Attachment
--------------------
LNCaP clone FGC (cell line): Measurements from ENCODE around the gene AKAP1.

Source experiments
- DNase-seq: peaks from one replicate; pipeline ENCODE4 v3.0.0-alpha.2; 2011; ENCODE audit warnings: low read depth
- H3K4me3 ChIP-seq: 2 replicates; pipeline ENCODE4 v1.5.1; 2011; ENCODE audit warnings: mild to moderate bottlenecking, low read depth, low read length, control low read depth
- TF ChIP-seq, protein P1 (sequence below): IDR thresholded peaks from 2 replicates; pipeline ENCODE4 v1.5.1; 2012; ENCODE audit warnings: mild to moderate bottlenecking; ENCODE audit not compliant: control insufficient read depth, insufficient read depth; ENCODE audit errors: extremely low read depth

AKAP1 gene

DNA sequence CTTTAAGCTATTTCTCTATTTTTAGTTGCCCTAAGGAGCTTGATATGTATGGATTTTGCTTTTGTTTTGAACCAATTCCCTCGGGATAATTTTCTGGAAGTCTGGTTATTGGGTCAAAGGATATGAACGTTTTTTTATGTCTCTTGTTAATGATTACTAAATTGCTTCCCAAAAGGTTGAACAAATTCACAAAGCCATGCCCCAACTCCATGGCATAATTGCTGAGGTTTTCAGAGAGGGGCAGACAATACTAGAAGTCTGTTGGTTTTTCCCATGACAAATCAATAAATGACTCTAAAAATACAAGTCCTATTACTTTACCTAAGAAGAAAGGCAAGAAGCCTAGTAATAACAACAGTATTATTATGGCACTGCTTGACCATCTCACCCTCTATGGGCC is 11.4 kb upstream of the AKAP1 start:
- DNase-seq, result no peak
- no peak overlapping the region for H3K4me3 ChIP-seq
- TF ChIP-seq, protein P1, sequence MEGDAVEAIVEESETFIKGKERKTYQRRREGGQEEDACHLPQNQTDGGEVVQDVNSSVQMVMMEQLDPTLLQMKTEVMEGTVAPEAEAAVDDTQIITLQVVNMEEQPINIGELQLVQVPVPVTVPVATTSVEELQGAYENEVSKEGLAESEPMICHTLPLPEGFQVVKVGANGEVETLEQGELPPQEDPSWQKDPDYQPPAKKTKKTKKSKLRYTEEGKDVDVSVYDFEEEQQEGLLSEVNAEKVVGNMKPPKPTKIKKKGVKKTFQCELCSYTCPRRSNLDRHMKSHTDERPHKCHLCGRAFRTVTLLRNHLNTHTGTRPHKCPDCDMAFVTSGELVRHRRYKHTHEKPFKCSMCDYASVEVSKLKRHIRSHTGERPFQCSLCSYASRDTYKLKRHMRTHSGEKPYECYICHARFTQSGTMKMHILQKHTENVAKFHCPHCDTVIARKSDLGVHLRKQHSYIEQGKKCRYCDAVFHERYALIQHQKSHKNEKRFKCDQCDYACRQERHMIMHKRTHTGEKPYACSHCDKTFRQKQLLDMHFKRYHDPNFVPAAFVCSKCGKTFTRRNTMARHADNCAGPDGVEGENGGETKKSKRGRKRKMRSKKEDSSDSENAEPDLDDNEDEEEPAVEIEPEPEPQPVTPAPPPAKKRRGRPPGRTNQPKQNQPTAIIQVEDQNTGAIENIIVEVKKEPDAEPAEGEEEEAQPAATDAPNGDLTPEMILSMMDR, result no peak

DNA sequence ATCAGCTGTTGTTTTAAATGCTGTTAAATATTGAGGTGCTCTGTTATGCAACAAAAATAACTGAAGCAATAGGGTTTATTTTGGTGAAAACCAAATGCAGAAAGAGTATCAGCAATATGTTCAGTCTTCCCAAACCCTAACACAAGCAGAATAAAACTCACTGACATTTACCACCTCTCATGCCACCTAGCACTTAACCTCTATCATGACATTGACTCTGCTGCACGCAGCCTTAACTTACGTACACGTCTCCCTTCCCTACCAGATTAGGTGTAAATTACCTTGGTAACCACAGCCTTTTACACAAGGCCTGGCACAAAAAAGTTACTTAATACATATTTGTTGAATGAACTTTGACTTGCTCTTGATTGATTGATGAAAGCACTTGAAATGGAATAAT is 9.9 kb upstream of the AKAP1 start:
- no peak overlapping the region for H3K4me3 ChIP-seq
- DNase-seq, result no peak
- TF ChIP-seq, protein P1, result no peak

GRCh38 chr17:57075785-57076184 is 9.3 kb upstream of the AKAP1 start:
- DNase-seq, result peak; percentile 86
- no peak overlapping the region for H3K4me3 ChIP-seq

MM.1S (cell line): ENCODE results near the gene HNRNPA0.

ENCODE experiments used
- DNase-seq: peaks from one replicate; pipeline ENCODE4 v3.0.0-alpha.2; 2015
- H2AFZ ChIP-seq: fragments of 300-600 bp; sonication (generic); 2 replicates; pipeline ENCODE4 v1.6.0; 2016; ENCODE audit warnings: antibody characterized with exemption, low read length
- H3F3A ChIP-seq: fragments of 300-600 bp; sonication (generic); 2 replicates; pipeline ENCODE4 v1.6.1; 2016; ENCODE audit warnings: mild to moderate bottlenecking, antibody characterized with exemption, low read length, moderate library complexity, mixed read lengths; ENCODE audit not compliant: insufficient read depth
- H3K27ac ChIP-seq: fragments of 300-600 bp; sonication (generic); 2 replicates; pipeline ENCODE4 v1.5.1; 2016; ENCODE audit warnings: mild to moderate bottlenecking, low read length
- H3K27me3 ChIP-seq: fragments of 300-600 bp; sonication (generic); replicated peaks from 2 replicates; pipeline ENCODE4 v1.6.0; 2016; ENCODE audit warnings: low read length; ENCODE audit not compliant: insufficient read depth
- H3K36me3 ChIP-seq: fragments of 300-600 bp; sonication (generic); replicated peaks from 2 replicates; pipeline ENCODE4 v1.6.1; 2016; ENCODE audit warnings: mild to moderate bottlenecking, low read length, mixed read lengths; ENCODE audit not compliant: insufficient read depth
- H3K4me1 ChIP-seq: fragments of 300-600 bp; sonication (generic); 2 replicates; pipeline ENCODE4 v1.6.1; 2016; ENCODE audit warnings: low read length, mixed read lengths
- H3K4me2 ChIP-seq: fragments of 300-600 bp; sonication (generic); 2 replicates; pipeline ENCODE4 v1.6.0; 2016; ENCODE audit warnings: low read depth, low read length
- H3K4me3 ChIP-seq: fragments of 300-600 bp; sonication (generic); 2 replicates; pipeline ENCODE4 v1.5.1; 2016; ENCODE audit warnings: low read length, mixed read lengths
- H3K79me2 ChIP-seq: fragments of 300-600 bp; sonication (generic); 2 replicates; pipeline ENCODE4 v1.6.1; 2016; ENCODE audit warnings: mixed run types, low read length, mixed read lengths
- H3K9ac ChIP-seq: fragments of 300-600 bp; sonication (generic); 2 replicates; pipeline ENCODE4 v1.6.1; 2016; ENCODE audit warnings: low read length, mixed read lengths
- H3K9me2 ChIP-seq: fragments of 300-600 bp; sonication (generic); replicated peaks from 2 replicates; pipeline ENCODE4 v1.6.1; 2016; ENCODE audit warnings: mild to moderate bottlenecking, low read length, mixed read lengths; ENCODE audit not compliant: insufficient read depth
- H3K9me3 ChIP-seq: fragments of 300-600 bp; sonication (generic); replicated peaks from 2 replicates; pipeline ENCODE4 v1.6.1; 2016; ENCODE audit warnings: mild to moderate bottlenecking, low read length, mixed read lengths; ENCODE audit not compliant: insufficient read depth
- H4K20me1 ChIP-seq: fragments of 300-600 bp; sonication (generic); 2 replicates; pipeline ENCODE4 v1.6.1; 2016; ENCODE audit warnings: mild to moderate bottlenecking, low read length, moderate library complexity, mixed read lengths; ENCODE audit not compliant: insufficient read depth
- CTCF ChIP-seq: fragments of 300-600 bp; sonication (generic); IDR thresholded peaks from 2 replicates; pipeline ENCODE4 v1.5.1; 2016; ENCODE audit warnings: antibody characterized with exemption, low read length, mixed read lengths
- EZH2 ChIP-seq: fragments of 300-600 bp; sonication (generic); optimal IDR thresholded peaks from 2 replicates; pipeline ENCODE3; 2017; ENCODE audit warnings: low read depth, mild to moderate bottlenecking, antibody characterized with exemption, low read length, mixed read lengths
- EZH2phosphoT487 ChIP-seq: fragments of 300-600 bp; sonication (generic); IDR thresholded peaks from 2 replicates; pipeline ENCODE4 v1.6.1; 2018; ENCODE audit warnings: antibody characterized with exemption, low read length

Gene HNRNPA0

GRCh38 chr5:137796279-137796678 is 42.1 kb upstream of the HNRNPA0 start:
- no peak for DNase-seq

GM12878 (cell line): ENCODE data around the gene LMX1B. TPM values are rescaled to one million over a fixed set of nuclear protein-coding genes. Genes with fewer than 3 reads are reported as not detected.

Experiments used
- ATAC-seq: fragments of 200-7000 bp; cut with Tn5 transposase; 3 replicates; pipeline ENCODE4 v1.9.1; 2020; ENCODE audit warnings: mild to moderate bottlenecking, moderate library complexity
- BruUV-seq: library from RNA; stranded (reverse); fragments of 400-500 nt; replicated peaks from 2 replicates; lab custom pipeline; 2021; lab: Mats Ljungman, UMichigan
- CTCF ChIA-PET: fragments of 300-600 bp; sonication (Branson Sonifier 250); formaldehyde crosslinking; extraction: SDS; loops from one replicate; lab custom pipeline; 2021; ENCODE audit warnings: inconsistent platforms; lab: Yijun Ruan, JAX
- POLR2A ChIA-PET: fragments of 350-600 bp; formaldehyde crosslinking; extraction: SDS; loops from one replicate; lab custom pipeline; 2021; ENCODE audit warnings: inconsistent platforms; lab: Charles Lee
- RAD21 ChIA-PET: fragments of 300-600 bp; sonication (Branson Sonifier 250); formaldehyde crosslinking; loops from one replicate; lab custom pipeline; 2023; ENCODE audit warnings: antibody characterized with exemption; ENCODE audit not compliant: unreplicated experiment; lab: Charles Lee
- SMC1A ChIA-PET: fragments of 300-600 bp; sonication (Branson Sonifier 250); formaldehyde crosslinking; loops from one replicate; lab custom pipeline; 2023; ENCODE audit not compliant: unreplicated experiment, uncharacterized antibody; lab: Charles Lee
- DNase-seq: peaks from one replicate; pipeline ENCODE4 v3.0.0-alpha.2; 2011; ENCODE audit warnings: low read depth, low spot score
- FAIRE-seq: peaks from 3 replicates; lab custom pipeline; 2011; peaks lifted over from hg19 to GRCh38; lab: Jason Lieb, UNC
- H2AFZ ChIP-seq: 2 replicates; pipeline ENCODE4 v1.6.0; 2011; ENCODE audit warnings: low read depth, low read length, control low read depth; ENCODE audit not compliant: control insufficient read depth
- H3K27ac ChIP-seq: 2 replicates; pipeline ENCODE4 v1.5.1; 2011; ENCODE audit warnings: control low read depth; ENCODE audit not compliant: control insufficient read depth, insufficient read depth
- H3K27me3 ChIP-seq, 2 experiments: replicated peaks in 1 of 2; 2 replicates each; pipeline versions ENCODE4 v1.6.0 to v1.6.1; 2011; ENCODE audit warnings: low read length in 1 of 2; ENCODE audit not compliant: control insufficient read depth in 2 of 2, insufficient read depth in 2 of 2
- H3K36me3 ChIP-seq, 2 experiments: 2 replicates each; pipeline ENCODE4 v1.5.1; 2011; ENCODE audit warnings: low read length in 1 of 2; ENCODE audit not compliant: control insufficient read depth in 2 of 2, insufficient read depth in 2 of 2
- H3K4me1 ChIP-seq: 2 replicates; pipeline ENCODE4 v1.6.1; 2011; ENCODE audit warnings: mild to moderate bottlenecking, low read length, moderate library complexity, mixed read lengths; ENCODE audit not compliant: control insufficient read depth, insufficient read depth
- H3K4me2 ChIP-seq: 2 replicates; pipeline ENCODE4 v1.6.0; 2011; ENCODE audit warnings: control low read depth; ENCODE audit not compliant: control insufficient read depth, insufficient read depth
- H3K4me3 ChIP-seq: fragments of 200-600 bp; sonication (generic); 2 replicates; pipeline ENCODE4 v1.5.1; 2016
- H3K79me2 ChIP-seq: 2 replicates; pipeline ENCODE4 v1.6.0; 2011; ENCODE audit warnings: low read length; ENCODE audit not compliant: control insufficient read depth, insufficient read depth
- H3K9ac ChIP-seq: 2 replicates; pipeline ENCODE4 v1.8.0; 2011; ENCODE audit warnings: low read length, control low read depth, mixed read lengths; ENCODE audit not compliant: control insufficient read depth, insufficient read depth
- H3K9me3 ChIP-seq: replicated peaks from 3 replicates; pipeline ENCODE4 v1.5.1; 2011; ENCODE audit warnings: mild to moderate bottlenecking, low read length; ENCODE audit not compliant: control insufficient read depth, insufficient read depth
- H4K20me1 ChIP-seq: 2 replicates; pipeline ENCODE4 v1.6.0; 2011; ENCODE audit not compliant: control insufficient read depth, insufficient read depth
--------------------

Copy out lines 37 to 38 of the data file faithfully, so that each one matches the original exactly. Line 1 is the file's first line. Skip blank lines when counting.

Gene HNRNPA0

GRCh38 chr5:137796279-137796678 is 42.1 kb upstream of the HNRNPA0 start: